As pretty as this little waterall might be, you don't want this headcut chewing through your field.

Water issues are always there - sometimes too much, sometimes too little.  Often the attempt control or manage water leads to unintended and unwanted consequences years later.  This project is focusing on restoring a stream so that erosion is controlled.

Streambank Stabilization and Extension

Another piece on this project can be found on TELUS Optik and Pik TV.  The episode is Growing Concerns: Swimming Upstream. It was produced by Tangerine Productions and is part of the Growing Concerns series.

Thanks everyone!

The video release party was a great success and we really enjoyed the conversation and discussion that came about.  For those of you in the Watershed breakout room, I was unable to provide some (correct) numbers at that time.  So here there.  This project focused on a stream reach length of 616 metres that had an elevation drop of just over 6 metres. Check out the video and connect with us if you have any comments or questions.

Thanks to all the great people who invested in this project:  Graham Powell, Agroforesty Woodlot Extension Society, Alberta Conservation Association, County of Grande Prairie, Cows and Fish, Craig Sponholtz of Watershed Artisans and Andrew Jones of Checkered Owl. Thanks to the Government of Alberta for funding provided through the Watershed Resiliency and Restoration Program.

We are having a video release party!

Here is the teaser!

Join us for a free viewing of this video.


As we were out preparing for the revegetation work to occur this summer we come across spawning suckers.  Longnose Suckers (Castotomus castotomus). A great thing to see at a stream restoration project.

Bank measurements are occurring to track how much the stream begins to meander.  Photo documentation is also going on.  In spring 2020, we will revegetate the riparian zone as the last component of this project.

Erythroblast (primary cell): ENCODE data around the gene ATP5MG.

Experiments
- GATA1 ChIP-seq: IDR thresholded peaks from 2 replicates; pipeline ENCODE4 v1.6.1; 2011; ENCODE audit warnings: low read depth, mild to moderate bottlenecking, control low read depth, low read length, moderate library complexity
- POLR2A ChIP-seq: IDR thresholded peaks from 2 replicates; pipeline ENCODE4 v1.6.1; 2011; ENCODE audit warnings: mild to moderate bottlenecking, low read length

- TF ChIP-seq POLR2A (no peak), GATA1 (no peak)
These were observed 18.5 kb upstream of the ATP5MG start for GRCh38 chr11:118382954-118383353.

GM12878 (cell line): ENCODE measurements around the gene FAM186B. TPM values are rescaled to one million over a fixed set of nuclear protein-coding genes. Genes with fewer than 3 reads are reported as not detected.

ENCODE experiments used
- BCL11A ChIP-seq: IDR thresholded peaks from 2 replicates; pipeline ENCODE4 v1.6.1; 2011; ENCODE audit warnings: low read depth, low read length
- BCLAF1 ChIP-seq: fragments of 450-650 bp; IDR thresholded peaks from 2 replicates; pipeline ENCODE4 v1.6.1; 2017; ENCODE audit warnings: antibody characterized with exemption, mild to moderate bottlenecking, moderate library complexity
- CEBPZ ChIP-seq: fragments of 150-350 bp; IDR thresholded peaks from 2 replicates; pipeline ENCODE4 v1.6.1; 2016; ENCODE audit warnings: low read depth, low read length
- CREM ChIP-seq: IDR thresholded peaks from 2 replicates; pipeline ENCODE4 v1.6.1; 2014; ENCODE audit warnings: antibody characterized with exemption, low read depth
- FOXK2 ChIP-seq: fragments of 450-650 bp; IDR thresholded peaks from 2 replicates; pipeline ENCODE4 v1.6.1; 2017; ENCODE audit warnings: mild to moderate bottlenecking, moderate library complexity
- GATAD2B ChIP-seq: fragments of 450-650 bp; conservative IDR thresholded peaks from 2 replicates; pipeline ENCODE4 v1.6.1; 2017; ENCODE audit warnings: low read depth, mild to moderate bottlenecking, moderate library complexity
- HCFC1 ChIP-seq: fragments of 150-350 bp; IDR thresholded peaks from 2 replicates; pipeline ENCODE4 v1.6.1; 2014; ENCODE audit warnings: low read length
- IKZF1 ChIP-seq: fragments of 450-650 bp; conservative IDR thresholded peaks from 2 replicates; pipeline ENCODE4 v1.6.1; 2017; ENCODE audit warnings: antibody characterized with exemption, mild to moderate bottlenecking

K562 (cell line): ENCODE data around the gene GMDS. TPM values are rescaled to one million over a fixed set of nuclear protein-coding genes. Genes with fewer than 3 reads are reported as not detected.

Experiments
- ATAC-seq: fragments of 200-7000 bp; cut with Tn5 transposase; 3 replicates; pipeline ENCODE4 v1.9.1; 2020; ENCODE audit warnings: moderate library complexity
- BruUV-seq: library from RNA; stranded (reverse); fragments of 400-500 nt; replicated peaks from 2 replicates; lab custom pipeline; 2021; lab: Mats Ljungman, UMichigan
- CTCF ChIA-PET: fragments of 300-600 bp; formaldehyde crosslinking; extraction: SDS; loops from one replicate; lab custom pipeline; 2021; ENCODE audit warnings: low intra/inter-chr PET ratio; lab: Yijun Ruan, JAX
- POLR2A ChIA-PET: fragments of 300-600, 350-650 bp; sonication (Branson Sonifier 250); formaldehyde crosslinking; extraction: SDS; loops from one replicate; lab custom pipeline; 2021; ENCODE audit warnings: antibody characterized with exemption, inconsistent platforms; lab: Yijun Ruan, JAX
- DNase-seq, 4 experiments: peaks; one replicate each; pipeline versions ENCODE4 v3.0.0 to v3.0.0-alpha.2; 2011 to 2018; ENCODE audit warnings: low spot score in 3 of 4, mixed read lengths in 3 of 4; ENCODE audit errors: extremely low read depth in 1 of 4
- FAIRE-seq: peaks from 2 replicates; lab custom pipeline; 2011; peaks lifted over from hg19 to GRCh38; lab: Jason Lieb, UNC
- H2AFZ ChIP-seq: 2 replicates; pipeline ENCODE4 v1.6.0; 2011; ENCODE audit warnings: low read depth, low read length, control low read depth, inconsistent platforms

Come join us to learn about soil erosion and how to deal with it.

A successful 2018 field season means that these banks are on their way to stability.  It will be years before the stream channel meanders again and begins to function at full capacity for flood and drought mitigation, improving water quality, providing habitat and bank stability. Planning is occurring for field work in the 2019 season.

Craig Sponholtz's presentation

Craig Sponholtz presentation
This is the PDF of the presentation given at the Soil Erosion Classroom Session.
GP 2 2018.pdf
Adobe Acrobat Document 23.1 MB

Soil Erosion Series

  • Register for the Classroom Session
  • or for both the Classrrom Session and Workshop 
  • Or join us for the field day! 

Would you like more information about our upcoming riparian workshop. Download this brief article.
Two-Day Course in Riparian Management GP
Adobe Acrobat Document 563.0 KB

This is the erosion problem creating by channel straightening done decades ago.  Accessing the field on both sides of the incised channel is tough.

This project is starting with assessment and we would like you to join us.

Many hands make for light work.  Happy to be working with our partners.

We would like to thank the Government of Alberta for providing funding for this project through the Watershed Resiliency and Restoration Program.